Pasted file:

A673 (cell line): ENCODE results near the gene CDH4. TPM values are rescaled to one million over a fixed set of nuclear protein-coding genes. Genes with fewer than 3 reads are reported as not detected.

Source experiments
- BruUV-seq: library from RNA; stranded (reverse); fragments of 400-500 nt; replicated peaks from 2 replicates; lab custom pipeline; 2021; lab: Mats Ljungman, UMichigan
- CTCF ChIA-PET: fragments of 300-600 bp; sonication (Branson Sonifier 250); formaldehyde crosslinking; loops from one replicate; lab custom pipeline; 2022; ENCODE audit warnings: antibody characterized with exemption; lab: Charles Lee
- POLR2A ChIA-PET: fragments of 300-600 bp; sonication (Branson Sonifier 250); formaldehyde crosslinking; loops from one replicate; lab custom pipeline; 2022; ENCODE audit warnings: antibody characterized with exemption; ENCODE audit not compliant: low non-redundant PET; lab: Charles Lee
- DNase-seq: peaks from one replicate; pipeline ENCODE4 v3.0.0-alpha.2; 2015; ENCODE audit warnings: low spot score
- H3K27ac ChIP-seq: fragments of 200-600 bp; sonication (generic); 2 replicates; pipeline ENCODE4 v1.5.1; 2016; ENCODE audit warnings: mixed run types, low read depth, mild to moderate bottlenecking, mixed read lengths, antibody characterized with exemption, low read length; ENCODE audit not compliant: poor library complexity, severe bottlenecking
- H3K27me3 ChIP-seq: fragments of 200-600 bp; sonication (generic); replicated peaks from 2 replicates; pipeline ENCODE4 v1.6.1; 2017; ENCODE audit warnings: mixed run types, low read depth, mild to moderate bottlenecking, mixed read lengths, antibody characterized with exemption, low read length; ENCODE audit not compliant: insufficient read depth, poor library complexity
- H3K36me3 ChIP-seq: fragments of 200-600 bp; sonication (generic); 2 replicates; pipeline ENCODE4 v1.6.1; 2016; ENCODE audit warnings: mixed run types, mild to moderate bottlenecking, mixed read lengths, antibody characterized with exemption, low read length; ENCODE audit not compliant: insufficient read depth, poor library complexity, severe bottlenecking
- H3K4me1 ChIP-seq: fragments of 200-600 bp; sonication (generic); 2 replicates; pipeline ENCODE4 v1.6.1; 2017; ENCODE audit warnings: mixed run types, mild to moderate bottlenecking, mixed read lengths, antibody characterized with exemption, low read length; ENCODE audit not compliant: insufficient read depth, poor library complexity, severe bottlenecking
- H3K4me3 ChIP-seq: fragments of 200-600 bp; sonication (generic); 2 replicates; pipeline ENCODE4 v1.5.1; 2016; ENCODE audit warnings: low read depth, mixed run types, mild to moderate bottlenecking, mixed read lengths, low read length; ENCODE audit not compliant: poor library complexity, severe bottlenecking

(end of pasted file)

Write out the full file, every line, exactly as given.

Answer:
A673 (cell line): ENCODE results near the gene CDH4. TPM values are rescaled to one million over a fixed set of nuclear protein-coding genes. Genes with fewer than 3 reads are reported as not detected.

Source experiments
- BruUV-seq: library from RNA; stranded (reverse); fragments of 400-500 nt; replicated peaks from 2 replicates; lab custom pipeline; 2021; lab: Mats Ljungman, UMichigan
- CTCF ChIA-PET: fragments of 300-600 bp; sonication (Branson Sonifier 250); formaldehyde crosslinking; loops from one replicate; lab custom pipeline; 2022; ENCODE audit warnings: antibody characterized with exemption; lab: Charles Lee
- POLR2A ChIA-PET: fragments of 300-600 bp; sonication (Branson Sonifier 250); formaldehyde crosslinking; loops from one replicate; lab custom pipeline; 2022; ENCODE audit warnings: antibody characterized with exemption; ENCODE audit not compliant: low non-redundant PET; lab: Charles Lee
- DNase-seq: peaks from one replicate; pipeline ENCODE4 v3.0.0-alpha.2; 2015; ENCODE audit warnings: low spot score
- H3K27ac ChIP-seq: fragments of 200-600 bp; sonication (generic); 2 replicates; pipeline ENCODE4 v1.5.1; 2016; ENCODE audit warnings: mixed run types, low read depth, mild to moderate bottlenecking, mixed read lengths, antibody characterized with exemption, low read length; ENCODE audit not compliant: poor library complexity, severe bottlenecking
- H3K27me3 ChIP-seq: fragments of 200-600 bp; sonication (generic); replicated peaks from 2 replicates; pipeline ENCODE4 v1.6.1; 2017; ENCODE audit warnings: mixed run types, low read depth, mild to moderate bottlenecking, mixed read lengths, antibody characterized with exemption, low read length; ENCODE audit not compliant: insufficient read depth, poor library complexity
- H3K36me3 ChIP-seq: fragments of 200-600 bp; sonication (generic); 2 replicates; pipeline ENCODE4 v1.6.1; 2016; ENCODE audit warnings: mixed run types, mild to moderate bottlenecking, mixed read lengths, antibody characterized with exemption, low read length; ENCODE audit not compliant: insufficient read depth, poor library complexity, severe bottlenecking
- H3K4me1 ChIP-seq: fragments of 200-600 bp; sonication (generic); 2 replicates; pipeline ENCODE4 v1.6.1; 2017; ENCODE audit warnings: mixed run types, mild to moderate bottlenecking, mixed read lengths, antibody characterized with exemption, low read length; ENCODE audit not compliant: insufficient read depth, poor library complexity, severe bottlenecking
- H3K4me3 ChIP-seq: fragments of 200-600 bp; sonication (generic); 2 replicates; pipeline ENCODE4 v1.5.1; 2016; ENCODE audit warnings: low read depth, mixed run types, mild to moderate bottlenecking, mixed read lengths, low read length; ENCODE audit not compliant: poor library complexity, severe bottlenecking